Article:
Publication - Research and analysis

Consultation Analysis: Getting the Best from Our Land – A Draft Land Use Strategy for Scotland 2016-2021

Published: 23 Mar 2016

This report analyses the written responses received to the consultation on the draft Land Use Strategy for Scotland 2016 to 2021.

Consultation Analysis: Getting the Best from Our Land – A Draft Land Use Strategy for Scotland 2016-2021
1. Introduction

1. Introduction

About this report

1.1 This report provides an analysis of responses to the Scottish Government consultation on its draft Land Use Strategy (LUS) 2016-2021[1]. A total of 166 responses were received to the consultation.


1.2 Scotland's first LUS[2] was published by the Scottish Government in 2011. The Strategy was seen as the first stage in a process of change. It provided a focal point for consideration and agreement about what the land can deliver for Scotland as an economy and as a nation. It noted that Scotland's land resource is finite and, in some cases, fragile.

1.3 In launching the Strategy, the Cabinet Secretary said that he believed that this was the first Strategy of its kind in Europe and highlighted the importance of thinking for the long term and for future generations. Since the launch of the Strategy, much has been learned - in part through two regional land use pilot projects (in Aberdeenshire and Scottish Borders) and the Scottish Government's strategic research programme. The Scottish Government has published annual progress reports which set out the progress against the agreed LUS Action Plan which was published in December 2011. These show that considerable progress that has been made during the life of the initial Strategy[3].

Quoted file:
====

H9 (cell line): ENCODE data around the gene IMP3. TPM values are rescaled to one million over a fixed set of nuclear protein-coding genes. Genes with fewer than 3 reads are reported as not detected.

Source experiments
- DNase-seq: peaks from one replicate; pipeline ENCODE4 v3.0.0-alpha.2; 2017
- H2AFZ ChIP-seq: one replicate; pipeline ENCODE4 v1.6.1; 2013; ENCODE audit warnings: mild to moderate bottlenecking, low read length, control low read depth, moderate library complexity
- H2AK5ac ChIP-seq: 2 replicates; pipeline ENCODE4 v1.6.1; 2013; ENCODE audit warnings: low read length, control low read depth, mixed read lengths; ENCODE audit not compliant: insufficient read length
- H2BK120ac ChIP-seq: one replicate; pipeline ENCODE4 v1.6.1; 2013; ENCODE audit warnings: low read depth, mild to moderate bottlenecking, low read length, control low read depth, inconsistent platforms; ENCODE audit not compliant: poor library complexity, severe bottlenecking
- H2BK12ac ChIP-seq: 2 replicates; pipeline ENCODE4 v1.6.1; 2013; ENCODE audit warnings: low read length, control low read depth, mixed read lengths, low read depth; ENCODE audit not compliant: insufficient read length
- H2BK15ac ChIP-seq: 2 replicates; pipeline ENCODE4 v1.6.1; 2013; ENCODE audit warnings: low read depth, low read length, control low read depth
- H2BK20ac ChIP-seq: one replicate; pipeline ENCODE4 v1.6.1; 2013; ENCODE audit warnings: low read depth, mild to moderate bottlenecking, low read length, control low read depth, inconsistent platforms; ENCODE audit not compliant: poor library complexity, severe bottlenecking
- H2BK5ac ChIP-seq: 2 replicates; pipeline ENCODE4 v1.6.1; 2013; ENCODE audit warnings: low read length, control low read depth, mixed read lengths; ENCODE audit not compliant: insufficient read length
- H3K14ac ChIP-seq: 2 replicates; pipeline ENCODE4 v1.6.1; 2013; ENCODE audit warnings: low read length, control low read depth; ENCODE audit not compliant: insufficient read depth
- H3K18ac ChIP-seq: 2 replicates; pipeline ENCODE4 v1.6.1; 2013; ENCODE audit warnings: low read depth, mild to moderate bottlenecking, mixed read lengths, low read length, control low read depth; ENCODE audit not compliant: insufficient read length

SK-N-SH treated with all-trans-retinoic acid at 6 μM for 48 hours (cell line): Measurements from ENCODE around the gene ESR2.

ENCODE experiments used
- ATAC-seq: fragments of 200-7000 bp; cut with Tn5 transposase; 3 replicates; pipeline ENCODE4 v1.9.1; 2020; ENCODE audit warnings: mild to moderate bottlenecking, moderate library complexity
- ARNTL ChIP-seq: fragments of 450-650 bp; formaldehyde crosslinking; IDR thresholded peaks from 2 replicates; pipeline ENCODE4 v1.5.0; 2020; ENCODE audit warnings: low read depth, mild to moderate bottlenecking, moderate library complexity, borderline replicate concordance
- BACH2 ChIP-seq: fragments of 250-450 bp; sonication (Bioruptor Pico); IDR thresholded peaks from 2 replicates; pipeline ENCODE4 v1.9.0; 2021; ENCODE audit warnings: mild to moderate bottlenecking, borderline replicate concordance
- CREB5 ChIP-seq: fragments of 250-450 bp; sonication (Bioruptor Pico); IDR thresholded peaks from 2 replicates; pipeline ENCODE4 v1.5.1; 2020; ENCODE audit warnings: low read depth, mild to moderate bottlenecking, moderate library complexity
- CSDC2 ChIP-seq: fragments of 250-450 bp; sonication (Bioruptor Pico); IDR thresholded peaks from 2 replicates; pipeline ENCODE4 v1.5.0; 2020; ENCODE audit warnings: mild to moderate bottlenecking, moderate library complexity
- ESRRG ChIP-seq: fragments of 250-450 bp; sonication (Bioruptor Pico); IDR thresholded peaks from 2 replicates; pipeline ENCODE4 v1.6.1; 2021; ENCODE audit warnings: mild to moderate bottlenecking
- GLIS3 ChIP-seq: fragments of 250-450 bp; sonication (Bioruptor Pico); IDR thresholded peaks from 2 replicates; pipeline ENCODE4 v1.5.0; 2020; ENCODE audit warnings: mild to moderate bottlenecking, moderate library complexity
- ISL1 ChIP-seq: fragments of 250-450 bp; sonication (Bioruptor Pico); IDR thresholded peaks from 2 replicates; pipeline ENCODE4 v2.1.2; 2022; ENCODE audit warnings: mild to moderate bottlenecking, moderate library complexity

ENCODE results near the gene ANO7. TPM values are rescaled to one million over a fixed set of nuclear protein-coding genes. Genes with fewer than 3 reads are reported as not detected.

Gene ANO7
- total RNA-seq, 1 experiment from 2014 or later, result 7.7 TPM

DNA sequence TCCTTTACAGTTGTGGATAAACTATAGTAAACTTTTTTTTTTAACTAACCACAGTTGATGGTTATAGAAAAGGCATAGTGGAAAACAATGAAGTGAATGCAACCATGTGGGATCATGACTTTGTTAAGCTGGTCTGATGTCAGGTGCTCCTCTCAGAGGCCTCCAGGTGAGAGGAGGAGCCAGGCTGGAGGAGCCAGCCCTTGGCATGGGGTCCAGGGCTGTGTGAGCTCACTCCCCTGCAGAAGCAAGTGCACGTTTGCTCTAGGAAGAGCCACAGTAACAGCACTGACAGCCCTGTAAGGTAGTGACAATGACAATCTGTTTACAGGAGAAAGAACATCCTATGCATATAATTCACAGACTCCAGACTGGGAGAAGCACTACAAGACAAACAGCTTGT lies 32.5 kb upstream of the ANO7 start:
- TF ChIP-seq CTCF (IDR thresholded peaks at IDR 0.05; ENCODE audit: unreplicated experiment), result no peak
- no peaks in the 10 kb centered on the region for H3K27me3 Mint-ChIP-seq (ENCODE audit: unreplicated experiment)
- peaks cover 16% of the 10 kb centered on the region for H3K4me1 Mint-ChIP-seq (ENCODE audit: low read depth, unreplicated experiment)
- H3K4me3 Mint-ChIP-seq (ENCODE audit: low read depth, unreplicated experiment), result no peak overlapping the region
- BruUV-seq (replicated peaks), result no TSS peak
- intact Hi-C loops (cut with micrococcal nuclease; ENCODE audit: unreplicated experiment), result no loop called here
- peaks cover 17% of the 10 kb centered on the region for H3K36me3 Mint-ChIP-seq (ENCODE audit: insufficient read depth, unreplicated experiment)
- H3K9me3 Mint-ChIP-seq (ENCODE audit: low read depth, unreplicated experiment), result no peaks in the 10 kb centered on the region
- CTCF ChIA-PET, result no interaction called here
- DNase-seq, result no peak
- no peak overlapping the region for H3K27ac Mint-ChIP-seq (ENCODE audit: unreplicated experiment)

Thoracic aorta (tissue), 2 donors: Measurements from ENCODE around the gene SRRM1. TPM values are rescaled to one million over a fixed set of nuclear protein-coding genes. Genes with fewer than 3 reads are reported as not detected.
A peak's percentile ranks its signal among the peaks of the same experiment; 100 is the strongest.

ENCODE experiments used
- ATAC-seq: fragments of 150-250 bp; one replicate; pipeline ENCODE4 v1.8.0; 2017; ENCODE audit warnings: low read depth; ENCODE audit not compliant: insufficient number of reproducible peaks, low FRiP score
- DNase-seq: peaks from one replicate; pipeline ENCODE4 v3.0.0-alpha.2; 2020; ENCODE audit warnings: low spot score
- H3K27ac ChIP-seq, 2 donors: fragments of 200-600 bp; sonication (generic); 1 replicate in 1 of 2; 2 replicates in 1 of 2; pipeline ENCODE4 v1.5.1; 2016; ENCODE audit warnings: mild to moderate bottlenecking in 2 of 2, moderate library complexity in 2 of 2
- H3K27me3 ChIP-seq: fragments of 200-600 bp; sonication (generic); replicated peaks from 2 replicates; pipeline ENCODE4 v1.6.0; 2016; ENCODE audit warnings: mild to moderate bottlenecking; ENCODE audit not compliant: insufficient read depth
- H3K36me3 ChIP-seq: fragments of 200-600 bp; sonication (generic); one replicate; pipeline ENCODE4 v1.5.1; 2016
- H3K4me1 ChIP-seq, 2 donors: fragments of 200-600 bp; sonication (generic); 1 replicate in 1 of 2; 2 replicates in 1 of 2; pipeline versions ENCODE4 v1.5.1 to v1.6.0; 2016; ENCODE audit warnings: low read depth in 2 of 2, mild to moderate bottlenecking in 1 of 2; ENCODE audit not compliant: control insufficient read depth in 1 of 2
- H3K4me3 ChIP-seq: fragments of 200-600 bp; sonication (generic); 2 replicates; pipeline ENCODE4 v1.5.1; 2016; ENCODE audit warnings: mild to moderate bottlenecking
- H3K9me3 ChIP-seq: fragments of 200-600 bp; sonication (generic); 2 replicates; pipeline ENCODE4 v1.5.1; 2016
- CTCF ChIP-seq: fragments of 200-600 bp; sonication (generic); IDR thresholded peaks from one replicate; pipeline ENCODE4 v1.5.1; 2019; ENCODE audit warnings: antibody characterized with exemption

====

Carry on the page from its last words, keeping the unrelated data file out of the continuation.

1.4 The Climate Change (Scotland) Act 2009 requires that a revised Strategy must be laid before the Scottish Parliament no later than five years after the publication of the initial Strategy (and at five year intervals thereafter). In preparation for the revised Strategy, stakeholders' views were sought through a series of nine discussion events in different parts of the country during 2014. A workshop on the next LUS was also held at the inaugural Scottish Rural Parliament in 2014 to allow participants to share their views on key aspects of future land use in Scotland.

1.5 The Scottish Government published a consultation on a draft revised LUS in November 2016. Based on the experience of the initial Strategy, the revised Strategy retains the direction of travel of the initial Strategy, including the Vision, Objectives and Principles. This is because there was evidence of extensive support for these among stakeholders. They were also widely accepted as fit for purpose.